Meteorological historyEdit

Map plotting the track and the intensity of the storm, according to the Saffir–Simpson scale

The origins of Soudelor were from a tropical disturbance that persisted a short distance northwest of Pohnpei on June 7. By two days later, it had a large area of convection, and it moved generally westward. Late on June 9, the Joint Typhoon Warning Center (JTWC)[nb 3] issued a tropical cyclone formation alert (TCFA), although the system initially failed to develop due to wind shear in the region.[4] The thunderstorms decreased over the increasingly exposed circulation.[5] On June 11, the shear decreased,[4] and convection became better organized.[5] The JTWC initiated warnings on Tropical Depression 07W late that day,[4] and at 0000 UTC on June 12, the Japan Meteorological Agency (JMA)[nb 4] also remarked that a tropical depression had formed to the northeast of Palau.[6]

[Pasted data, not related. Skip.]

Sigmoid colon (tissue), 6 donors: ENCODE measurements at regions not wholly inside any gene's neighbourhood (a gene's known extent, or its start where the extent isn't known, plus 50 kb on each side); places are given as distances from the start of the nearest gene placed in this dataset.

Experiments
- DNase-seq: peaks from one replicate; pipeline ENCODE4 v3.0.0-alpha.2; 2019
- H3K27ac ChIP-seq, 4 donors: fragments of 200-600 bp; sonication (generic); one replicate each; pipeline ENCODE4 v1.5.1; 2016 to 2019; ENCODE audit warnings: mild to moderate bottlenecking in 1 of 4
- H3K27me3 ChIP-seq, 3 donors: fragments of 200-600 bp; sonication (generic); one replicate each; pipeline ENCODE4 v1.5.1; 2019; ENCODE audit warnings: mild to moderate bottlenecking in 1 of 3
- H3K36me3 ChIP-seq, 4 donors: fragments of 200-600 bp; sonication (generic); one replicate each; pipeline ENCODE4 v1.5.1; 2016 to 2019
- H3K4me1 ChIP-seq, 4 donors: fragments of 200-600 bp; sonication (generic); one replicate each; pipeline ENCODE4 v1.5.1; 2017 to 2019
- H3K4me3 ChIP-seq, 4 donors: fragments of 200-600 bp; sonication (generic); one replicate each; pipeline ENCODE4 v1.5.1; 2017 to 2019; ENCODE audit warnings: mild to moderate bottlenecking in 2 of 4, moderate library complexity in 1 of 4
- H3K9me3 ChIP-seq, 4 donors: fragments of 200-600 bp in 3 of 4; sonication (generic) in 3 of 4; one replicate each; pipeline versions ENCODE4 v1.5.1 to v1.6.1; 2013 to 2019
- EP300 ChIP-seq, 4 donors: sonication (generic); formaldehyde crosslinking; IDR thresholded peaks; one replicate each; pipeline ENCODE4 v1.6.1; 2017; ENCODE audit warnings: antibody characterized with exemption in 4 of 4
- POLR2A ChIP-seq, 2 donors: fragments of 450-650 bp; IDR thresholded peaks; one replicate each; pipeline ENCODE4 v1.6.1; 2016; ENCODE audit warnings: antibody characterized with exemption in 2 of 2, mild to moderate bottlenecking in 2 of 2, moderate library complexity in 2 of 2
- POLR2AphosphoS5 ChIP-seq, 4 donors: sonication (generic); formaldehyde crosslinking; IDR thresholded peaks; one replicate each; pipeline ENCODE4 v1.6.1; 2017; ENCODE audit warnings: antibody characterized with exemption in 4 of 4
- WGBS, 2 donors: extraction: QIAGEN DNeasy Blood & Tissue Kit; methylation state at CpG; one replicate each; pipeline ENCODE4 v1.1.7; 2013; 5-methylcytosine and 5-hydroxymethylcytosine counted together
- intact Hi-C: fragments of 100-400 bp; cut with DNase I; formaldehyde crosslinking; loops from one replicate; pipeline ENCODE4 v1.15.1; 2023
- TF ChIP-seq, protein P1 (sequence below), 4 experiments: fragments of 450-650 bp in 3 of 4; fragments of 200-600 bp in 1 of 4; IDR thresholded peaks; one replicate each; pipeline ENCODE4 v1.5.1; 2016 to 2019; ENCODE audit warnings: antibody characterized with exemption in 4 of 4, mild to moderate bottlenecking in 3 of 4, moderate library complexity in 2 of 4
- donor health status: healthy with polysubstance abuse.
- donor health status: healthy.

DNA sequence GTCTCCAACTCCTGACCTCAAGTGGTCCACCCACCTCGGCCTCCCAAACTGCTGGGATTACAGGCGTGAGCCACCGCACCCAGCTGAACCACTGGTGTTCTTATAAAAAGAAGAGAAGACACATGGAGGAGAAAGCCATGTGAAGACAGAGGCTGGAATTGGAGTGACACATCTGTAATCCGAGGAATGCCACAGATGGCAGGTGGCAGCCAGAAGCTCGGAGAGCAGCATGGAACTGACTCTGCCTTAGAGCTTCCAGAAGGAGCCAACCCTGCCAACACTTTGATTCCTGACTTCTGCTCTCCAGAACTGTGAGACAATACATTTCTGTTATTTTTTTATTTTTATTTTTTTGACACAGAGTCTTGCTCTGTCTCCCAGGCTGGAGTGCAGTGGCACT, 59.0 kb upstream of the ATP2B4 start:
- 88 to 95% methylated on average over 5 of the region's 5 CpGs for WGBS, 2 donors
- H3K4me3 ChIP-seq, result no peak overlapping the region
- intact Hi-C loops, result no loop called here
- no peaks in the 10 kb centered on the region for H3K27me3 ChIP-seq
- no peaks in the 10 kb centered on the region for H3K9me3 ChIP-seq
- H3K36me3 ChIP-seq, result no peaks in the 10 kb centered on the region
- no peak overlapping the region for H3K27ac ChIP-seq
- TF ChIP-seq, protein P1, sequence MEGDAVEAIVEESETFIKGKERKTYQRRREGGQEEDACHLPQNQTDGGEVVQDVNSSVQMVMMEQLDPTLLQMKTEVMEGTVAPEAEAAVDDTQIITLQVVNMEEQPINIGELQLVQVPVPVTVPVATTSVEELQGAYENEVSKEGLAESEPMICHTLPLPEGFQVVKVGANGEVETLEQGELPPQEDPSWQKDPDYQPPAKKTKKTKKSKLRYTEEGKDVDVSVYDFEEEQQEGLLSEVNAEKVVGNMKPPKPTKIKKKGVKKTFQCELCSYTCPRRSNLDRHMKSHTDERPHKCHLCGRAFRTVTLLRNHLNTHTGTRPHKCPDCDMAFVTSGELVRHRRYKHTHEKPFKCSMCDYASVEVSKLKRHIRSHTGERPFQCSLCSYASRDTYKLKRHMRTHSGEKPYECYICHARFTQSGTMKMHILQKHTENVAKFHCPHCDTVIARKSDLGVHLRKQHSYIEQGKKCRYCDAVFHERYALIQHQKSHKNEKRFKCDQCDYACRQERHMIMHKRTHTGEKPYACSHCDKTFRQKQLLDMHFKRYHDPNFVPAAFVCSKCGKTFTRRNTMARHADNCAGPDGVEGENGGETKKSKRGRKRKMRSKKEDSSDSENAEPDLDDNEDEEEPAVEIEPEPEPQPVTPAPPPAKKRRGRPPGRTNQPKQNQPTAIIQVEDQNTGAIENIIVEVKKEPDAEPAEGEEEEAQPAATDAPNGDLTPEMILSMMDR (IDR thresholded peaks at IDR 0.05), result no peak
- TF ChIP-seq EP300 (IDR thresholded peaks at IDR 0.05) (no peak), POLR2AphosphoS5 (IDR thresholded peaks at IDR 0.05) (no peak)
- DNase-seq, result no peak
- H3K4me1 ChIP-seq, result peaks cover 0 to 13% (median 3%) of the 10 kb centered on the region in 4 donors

After forming, the depression tracked generally westward due to a subtropical ridge to the north.[4] Around that time, it was still located within the monsoon trough, and it interacted with another circulation to its east-southeast, causing a motion to the west-northwest. As it moved away from the other circulation, the depression was able to intensify,[5] and the wind shear decreased.[4] On June 13 the JMA upgraded the depression to Tropical Storm Soudelor to the east of Samar Island in the Philippines.[6] That day, the Philippine Atmospheric, Geophysical and Astronomical Services Administration PAGASA initiated advisories and gave it the local name "Egay".[1] Upon becoming a tropical storm, Soudelor developed rainbands to the north and south, although it could not intensify significantly due to a tropical upper tropospheric trough to the east.[5] A mid-latitude trough to the north weakened the ridge, which allowed Soudelor to turn more to the northwest off the northeast coast of the Philippines. The circulation became exposed from the deepest convection,[4] and around that time the storm was located about 160 km (100 mi) east of Samar Island. Thunderstorms gradually increased, and the outflow improved.[5] Late on June 16, the JTWC upgraded Soudelor to a typhoon,[4] and the next day the JMA followed suit when the storm was located southeast of Taiwan.[6]